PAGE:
Our work is varied and every day offers new challenges.
4. How long can it take to build a house in Ireland?
It depends on the client. A competent contractor can complete a standard sized house (typically 2500ft2) in 4-5 months.
A design and build scheme, with the client employing direct labour, can take anything from a few months to a few years.
Ultimately, like most things in life, it comes down to budget and necessity.
5. How much does it cost to build a house from abroad?
In short, the same as it would cost, if you were building it in Ireland.
You still need to pay for the materials, the labour and of course the architects and other professionals.
The only difference is how you pay for it.
6. How can you pay for a house in Ireland if you don’t live there?
As we understand it, you cannot get a domestic mortgage if you are not resident in the UK, N Ireland or the Republic of Ireland.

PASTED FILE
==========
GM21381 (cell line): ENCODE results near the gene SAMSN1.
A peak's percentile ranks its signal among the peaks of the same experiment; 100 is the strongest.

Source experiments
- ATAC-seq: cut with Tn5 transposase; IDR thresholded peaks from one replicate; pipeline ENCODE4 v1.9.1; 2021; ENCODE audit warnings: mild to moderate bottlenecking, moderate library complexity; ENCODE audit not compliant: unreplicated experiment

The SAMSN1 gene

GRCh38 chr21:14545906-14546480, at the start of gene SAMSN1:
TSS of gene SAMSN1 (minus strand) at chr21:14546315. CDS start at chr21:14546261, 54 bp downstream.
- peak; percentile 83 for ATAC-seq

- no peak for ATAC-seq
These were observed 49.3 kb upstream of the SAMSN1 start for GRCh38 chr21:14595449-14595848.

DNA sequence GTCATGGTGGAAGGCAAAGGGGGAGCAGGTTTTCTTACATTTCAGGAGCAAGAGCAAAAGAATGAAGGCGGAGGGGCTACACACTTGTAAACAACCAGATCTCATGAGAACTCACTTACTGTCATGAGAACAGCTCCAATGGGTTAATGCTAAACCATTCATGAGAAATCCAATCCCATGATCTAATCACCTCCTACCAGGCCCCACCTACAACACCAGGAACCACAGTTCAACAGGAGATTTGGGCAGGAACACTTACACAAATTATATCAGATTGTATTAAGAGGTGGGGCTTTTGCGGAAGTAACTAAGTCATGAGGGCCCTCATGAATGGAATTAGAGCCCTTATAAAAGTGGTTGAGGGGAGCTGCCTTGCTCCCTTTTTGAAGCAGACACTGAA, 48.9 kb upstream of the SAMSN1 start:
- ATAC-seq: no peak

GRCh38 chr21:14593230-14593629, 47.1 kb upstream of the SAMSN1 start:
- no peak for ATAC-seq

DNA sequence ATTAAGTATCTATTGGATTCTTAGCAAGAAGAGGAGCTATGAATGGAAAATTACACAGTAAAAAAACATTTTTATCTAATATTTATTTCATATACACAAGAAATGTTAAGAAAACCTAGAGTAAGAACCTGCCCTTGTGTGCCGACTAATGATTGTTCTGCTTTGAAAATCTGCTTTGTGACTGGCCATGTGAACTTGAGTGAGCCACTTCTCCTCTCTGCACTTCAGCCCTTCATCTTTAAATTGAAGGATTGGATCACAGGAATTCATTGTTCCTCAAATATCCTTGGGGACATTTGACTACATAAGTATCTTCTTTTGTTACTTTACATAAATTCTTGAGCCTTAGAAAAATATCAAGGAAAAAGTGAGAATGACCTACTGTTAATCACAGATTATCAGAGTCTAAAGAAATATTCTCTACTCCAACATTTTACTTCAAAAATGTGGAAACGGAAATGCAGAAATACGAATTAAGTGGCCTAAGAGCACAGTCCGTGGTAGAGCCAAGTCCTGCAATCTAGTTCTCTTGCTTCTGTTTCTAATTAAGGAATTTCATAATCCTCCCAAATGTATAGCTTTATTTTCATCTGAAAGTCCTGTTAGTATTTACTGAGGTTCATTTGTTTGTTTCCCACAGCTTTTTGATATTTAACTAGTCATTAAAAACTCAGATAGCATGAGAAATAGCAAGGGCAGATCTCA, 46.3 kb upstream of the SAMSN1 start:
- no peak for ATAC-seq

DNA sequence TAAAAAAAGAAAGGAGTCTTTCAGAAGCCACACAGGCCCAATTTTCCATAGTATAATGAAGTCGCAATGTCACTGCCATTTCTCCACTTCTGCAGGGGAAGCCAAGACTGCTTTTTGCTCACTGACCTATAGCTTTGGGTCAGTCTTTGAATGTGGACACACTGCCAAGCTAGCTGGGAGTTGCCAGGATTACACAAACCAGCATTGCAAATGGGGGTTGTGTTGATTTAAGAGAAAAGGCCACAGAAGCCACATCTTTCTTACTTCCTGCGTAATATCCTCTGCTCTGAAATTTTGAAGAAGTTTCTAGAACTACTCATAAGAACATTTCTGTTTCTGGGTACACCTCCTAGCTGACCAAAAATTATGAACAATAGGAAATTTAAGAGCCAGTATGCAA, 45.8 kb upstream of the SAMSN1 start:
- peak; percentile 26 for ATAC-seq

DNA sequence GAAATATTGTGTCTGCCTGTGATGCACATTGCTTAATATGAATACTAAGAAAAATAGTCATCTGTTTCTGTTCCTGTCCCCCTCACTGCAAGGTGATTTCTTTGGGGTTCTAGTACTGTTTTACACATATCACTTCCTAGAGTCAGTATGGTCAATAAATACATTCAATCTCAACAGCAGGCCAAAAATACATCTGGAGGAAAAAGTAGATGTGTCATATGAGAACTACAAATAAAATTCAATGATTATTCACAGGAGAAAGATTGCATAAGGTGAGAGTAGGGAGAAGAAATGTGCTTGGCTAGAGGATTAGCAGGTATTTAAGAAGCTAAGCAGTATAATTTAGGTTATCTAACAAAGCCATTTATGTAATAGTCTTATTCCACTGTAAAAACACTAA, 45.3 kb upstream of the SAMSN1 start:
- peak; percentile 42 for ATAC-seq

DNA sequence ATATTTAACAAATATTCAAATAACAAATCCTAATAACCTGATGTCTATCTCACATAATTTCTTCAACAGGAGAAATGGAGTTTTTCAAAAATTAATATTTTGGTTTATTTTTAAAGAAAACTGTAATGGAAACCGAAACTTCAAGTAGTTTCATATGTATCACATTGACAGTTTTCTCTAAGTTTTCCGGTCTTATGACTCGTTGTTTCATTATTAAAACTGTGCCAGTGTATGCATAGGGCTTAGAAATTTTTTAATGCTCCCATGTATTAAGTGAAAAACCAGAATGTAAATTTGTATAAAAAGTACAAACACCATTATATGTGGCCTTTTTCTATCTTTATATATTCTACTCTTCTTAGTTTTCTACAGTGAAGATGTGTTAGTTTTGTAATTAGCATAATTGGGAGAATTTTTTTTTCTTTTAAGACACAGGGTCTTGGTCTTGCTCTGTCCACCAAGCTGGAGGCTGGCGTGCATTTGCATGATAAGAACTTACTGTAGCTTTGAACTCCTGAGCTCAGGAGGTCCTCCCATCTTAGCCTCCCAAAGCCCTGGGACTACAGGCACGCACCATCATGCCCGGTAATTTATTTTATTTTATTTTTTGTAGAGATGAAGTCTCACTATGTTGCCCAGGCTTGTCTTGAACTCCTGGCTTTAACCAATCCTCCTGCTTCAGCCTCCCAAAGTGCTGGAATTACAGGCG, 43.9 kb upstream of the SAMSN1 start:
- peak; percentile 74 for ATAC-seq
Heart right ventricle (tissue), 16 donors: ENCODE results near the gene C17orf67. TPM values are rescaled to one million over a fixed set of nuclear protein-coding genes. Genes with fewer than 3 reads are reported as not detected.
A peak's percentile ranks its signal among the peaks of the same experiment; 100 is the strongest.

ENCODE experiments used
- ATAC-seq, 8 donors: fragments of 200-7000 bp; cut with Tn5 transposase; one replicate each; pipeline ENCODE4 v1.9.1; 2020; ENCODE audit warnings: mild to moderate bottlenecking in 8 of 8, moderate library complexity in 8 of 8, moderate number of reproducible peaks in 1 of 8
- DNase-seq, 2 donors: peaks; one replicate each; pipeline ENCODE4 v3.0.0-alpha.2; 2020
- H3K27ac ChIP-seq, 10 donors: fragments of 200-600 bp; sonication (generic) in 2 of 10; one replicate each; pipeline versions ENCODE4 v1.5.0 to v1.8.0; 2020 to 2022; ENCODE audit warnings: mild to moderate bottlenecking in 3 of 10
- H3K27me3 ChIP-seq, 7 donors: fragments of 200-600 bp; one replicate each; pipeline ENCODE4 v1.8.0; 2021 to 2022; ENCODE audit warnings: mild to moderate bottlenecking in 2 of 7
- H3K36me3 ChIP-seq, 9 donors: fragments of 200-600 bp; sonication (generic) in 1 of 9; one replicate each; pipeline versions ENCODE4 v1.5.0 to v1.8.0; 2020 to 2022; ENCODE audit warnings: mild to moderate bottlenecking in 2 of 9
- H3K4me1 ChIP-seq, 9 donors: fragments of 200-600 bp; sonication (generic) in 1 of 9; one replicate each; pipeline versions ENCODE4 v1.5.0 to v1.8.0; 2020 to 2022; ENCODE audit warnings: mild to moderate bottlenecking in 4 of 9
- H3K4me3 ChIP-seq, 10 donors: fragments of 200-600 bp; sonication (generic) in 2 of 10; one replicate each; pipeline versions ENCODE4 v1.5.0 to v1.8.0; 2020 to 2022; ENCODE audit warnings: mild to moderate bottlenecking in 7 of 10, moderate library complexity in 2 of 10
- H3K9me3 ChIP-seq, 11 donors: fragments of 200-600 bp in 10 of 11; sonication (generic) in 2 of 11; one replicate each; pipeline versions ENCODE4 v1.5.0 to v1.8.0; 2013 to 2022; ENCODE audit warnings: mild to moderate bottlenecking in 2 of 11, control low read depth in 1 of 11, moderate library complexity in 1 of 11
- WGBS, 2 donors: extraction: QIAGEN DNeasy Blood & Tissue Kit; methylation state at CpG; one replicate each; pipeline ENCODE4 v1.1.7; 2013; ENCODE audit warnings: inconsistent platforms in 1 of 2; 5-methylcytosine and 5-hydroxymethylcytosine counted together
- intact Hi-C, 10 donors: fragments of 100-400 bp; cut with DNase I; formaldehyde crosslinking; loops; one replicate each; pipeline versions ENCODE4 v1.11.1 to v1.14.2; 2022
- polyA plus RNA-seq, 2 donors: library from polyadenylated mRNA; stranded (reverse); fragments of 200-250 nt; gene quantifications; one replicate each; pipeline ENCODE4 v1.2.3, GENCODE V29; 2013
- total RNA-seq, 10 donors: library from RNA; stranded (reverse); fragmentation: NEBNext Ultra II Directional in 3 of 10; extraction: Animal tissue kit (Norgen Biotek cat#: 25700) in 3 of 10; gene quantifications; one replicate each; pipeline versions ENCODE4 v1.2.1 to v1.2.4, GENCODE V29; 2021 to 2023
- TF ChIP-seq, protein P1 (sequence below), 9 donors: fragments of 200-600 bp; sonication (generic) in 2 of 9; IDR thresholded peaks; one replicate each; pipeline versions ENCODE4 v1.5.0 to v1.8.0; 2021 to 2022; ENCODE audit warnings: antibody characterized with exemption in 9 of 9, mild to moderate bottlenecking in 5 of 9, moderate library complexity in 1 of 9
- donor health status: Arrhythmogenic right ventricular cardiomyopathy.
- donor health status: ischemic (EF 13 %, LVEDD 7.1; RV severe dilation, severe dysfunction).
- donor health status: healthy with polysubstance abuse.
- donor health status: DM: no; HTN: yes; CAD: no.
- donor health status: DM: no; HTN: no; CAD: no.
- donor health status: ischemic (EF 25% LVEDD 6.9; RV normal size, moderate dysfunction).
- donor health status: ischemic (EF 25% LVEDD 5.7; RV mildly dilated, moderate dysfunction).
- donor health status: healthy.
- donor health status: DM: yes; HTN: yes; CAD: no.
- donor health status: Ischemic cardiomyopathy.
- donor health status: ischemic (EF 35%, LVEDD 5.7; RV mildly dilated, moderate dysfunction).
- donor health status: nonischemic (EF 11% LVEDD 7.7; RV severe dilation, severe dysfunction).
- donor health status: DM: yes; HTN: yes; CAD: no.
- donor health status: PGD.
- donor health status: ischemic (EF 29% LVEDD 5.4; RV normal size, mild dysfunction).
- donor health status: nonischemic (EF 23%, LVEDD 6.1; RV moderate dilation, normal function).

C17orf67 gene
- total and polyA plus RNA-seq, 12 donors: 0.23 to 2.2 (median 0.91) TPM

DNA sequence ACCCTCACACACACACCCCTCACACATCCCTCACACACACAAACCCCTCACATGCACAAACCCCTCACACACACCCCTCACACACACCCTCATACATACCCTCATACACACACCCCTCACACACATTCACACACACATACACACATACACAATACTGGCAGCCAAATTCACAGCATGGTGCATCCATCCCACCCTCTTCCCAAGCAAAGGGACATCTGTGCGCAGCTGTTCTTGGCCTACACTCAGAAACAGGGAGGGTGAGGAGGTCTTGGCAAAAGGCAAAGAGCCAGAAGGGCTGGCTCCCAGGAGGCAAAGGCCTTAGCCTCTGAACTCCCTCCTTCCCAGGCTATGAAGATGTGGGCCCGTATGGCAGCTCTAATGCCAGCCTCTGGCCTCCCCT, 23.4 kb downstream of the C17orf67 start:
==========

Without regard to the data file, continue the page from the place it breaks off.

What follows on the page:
What we have found primarily is that many clients wish to get the full planning approvals and Building Control approvals in place so that they are ready to begin building immediately on their permanent return from abroad.
Some clients I have worked with in Australia have saved sufficient funds to be able to undertake building work without taking a mortgage.
Other clients have relied on family members at home for funding/mortgages, whilst others have taken commercial loans. Every case is unique.
7. Can we self-build the house or do we get a contractor to oversee the project from start to finish?
You can do either, its a matter of choice.